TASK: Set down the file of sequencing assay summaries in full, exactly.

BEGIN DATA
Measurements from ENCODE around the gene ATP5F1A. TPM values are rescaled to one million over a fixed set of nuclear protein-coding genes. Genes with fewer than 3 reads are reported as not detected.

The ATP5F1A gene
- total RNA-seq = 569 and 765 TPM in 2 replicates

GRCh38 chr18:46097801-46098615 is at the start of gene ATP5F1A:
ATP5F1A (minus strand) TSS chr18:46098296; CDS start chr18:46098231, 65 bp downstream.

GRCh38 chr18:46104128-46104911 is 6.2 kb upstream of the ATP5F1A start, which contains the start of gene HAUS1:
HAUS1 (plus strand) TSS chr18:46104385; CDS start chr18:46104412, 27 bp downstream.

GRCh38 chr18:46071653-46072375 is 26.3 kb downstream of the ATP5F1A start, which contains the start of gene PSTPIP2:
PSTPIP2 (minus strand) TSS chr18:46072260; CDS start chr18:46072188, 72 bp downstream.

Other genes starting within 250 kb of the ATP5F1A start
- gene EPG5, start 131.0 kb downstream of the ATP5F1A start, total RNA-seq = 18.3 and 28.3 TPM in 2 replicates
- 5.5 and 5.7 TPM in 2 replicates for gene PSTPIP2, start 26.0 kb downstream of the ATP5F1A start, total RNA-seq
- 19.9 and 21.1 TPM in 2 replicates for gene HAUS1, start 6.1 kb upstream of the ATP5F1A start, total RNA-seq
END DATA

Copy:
Measurements from ENCODE around the gene ATP5F1A. TPM values are rescaled to one million over a fixed set of nuclear protein-coding genes. Genes with fewer than 3 reads are reported as not detected.

The ATP5F1A gene
- total RNA-seq = 569 and 765 TPM in 2 replicates

GRCh38 chr18:46097801-46098615 is at the start of gene ATP5F1A:
ATP5F1A (minus strand) TSS chr18:46098296; CDS start chr18:46098231, 65 bp downstream.

GRCh38 chr18:46104128-46104911 is 6.2 kb upstream of the ATP5F1A start, which contains the start of gene HAUS1:
HAUS1 (plus strand) TSS chr18:46104385; CDS start chr18:46104412, 27 bp downstream.

GRCh38 chr18:46071653-46072375 is 26.3 kb downstream of the ATP5F1A start, which contains the start of gene PSTPIP2:
PSTPIP2 (minus strand) TSS chr18:46072260; CDS start chr18:46072188, 72 bp downstream.

Other genes starting within 250 kb of the ATP5F1A start
- gene EPG5, start 131.0 kb downstream of the ATP5F1A start, total RNA-seq = 18.3 and 28.3 TPM in 2 replicates
- 5.5 and 5.7 TPM in 2 replicates for gene PSTPIP2, start 26.0 kb downstream of the ATP5F1A start, total RNA-seq
- 19.9 and 21.1 TPM in 2 replicates for gene HAUS1, start 6.1 kb upstream of the ATP5F1A start, total RNA-seq